This issue of Energy Detente addresses energy efficiency in selected oil producing countries over time and compare the varying effects of important crude oil price changes. As economies around the world heighten their benefits from conservation and efficient use of energy, oil producers will be crucial examples not only for their own sakes, but for consuming countries dependent upon their exports. In this sense, their potential for leadership and vision seems greater than ever. Specifically, 6 oil-exporting countries are featured: Australia, Kuwait, Indonesia, Nigeria, the United Kingdom, and Venezuela. This issue also presents the following: (1) the ED Refining Netback Data Series for the US Gulf and West Coasts, Rotterdam, and Singapore as of February 21, 1992; and (2) the ED Fuel Price/Tax Series for countries of the Eastern Hemisphere, February, 1992 edition

  14. The energy sector changes the face of the world

    International Nuclear Information System (INIS)

    Ludrovsky, P.

    2012-01-01

    Energy systems are becoming more and more complicated every day. The growing number of wind and solar power plants is changing the structure of grids in a fundamental way. However, energy production from fossil fuels still remains of the greatest importance within the energy sector. Old and new energy sources must learn to coexist together. (Authors)

  15. The current status of wind energy in Turkey and in the world

    International Nuclear Information System (INIS)

    Ilkilic, Cumali; Aydin, Hueseyin; Behcet, Rasim

    2011-01-01

    The rapid increase in world energy demand, the depletion of conventional energy sources and the pollution caused by conventional fuels have increased the importance of developing new and renewable energy sources. Additionally, technological developments have resulted in increased energy demand for the entire world, including Turkey, especially for electrical energy. At present, wind energy is receiving considerable attention. This report focuses on the current status of wind energy in Turkey and in the world. An overview of wind energy in Turkey is presented, and its current status, application, support mechanisms and associated legislation in Turkey are described. Wind energy and its status in the world are also addressed. It can be concluded from this analysis that wind energy utilization in Turkey and throughout world has sharply increased. Turkey has an abundance of wind energy sources. - Research highlights: →The importance of wind energy utilization. →Wind energy status, potential, applications, legislations and supports in Turkey. →An overview of wind energy the world.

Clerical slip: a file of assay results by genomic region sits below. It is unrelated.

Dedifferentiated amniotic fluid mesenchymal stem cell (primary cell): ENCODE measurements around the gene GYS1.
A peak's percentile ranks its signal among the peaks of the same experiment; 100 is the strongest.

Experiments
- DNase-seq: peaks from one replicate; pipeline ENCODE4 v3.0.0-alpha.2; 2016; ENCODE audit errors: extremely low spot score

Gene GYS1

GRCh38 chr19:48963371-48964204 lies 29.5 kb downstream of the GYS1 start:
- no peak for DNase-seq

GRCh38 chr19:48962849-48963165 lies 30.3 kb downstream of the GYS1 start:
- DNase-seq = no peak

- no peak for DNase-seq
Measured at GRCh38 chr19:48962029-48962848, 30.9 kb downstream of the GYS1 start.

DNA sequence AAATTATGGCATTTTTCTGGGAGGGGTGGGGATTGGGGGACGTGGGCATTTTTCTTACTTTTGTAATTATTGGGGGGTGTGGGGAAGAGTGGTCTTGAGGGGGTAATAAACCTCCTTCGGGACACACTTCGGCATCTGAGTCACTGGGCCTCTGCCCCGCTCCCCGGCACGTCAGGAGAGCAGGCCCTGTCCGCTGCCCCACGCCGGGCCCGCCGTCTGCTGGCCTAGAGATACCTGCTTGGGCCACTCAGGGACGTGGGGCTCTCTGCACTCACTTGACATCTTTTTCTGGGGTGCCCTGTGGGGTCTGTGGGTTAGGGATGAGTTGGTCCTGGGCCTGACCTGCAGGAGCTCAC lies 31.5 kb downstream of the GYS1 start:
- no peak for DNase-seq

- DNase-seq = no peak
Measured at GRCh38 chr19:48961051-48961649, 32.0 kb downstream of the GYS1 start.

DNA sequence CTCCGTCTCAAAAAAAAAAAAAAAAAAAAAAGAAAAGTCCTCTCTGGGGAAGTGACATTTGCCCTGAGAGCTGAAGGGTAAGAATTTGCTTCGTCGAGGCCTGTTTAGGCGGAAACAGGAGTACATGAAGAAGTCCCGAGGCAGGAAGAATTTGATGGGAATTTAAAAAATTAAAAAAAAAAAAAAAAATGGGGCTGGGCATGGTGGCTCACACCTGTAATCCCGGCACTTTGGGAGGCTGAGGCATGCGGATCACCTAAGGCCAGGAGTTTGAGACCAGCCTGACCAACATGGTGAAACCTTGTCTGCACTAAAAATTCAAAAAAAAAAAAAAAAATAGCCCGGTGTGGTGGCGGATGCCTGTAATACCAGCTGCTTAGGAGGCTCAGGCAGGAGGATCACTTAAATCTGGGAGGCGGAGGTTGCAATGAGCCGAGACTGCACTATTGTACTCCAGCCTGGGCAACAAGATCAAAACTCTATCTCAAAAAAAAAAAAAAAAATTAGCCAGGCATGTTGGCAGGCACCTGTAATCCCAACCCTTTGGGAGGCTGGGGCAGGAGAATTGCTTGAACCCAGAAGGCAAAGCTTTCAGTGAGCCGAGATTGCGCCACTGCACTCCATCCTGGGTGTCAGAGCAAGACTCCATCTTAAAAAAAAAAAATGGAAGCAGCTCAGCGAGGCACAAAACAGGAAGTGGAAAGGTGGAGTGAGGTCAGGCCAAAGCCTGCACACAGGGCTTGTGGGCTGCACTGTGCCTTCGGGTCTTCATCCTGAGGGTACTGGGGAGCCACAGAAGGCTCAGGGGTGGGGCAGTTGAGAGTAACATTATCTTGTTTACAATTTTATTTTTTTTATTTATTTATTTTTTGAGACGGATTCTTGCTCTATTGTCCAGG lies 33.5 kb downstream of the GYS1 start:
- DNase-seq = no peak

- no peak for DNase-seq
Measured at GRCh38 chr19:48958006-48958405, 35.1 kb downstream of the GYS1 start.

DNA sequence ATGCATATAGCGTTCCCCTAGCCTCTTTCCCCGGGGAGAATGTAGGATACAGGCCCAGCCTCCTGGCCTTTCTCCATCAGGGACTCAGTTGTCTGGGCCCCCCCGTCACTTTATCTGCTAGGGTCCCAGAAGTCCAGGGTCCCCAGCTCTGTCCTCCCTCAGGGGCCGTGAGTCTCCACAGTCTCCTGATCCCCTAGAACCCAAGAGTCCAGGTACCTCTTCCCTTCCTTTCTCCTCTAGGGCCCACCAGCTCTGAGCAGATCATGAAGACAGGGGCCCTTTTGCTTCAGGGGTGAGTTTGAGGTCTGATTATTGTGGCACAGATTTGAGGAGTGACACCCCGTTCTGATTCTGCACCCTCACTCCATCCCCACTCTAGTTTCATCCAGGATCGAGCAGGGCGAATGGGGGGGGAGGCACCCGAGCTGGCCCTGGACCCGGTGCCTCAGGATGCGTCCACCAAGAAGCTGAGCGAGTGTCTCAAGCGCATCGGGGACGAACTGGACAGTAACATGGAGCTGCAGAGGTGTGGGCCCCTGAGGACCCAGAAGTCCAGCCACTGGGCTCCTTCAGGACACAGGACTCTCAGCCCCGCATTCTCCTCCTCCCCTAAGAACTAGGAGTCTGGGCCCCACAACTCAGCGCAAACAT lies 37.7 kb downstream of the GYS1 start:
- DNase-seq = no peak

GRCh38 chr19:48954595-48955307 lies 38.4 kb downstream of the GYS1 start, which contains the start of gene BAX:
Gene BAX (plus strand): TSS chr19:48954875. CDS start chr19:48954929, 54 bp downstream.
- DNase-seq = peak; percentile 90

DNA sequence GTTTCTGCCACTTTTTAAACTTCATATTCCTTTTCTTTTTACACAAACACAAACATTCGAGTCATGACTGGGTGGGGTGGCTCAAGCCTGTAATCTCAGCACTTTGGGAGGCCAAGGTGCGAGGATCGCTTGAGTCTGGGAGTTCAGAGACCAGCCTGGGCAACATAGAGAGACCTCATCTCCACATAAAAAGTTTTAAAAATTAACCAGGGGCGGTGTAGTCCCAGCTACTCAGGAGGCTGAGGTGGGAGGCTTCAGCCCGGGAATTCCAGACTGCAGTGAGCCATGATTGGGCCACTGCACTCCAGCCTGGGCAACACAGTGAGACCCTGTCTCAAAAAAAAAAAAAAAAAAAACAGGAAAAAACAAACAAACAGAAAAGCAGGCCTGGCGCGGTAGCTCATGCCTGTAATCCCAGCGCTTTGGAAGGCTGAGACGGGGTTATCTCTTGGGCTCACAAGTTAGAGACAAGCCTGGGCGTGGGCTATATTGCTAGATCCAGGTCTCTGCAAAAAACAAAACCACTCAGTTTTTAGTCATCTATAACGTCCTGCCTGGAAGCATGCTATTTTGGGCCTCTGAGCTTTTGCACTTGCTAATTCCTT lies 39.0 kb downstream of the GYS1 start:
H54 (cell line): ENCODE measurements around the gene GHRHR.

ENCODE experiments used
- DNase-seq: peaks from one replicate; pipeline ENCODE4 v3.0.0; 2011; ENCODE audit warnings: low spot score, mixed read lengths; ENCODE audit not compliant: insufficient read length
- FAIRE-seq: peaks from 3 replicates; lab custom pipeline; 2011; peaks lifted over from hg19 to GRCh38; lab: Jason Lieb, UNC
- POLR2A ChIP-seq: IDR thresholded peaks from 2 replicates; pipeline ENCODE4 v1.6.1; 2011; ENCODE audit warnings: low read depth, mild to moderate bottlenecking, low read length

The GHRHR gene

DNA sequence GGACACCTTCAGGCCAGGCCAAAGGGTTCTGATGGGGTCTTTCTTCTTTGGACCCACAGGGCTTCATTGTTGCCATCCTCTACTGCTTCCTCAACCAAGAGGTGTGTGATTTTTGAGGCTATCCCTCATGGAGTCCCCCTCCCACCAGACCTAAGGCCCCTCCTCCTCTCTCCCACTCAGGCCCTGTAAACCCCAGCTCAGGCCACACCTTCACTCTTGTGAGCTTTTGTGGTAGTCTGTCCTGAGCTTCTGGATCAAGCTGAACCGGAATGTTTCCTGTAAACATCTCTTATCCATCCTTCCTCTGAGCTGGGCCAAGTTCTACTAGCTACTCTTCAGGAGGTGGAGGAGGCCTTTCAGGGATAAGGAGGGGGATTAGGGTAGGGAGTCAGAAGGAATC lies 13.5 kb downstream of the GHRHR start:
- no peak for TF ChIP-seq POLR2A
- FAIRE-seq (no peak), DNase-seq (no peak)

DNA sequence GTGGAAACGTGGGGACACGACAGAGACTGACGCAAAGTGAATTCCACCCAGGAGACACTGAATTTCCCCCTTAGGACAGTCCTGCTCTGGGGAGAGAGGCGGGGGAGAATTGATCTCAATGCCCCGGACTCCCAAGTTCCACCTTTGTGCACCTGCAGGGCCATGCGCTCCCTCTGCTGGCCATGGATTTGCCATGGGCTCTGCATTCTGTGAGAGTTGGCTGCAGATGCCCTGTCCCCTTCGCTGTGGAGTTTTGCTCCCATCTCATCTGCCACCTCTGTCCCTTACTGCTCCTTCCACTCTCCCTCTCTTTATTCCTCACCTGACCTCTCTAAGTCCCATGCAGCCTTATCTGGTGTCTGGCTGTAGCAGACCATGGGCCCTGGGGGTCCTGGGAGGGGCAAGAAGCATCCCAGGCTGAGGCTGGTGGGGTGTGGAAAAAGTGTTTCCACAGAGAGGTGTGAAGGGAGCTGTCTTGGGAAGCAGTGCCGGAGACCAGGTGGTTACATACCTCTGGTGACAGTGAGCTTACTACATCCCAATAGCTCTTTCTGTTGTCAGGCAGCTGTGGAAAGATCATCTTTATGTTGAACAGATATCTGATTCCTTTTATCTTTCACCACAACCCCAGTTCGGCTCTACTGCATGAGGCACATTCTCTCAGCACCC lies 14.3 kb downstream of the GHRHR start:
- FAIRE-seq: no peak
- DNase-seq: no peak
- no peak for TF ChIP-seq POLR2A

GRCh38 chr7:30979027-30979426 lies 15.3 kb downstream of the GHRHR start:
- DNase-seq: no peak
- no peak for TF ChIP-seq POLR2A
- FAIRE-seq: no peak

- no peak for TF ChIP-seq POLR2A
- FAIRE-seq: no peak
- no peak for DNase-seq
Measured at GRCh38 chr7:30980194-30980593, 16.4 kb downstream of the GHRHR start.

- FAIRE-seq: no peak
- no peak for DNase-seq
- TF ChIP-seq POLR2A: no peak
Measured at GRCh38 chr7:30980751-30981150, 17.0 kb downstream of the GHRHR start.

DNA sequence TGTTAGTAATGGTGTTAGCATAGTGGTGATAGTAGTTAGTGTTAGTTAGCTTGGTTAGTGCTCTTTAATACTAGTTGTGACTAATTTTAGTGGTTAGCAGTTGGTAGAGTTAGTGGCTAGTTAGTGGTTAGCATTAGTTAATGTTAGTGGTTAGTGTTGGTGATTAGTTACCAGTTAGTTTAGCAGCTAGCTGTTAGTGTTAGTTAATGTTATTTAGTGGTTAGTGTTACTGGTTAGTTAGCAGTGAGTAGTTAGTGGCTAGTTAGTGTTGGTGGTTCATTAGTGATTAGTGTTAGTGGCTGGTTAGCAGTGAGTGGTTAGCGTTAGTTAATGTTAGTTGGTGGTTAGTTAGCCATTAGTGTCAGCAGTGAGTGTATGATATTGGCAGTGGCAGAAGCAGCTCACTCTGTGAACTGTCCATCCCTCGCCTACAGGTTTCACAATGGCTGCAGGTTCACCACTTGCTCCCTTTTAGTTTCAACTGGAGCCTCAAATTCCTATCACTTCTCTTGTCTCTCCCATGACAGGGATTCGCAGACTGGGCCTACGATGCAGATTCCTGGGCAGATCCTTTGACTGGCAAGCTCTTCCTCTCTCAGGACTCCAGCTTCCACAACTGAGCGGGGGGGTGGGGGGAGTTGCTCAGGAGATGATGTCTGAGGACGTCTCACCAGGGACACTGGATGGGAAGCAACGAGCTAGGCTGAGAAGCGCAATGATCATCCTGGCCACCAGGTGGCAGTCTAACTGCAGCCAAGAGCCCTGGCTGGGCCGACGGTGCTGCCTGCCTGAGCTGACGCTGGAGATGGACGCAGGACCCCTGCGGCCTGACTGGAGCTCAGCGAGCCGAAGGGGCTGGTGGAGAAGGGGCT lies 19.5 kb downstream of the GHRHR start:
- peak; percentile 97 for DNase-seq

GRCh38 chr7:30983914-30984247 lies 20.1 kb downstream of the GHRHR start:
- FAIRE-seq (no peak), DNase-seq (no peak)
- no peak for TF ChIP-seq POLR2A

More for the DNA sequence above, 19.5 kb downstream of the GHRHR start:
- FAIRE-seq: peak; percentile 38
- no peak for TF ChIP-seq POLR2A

16. World status of geothermal energy use: past and potential

    International Nuclear Information System (INIS)

    Lund, John

    2000-01-01

    The past and potential development of geothermal energy is reviewed, and the use of geothermal energy for power generation and direct heat utilisation is examined. The energy savings that geothermal energy provides in terms of fuel oil and carbon savings are discussed. Worldwide development of geothermal electric power (1940-2000) and direct heat utilisation (1960 to 2000), regional geothermal use in 2000, the national geothermal contributions of geothermal energy, and the installed geothermal electric generating capacities in 2000 are tabulated

  17. Nuclear energy world Report 2012. September 2013 update

    Energy Technology Data Exchange (ETDEWEB)

    Anon.

    2013-11-15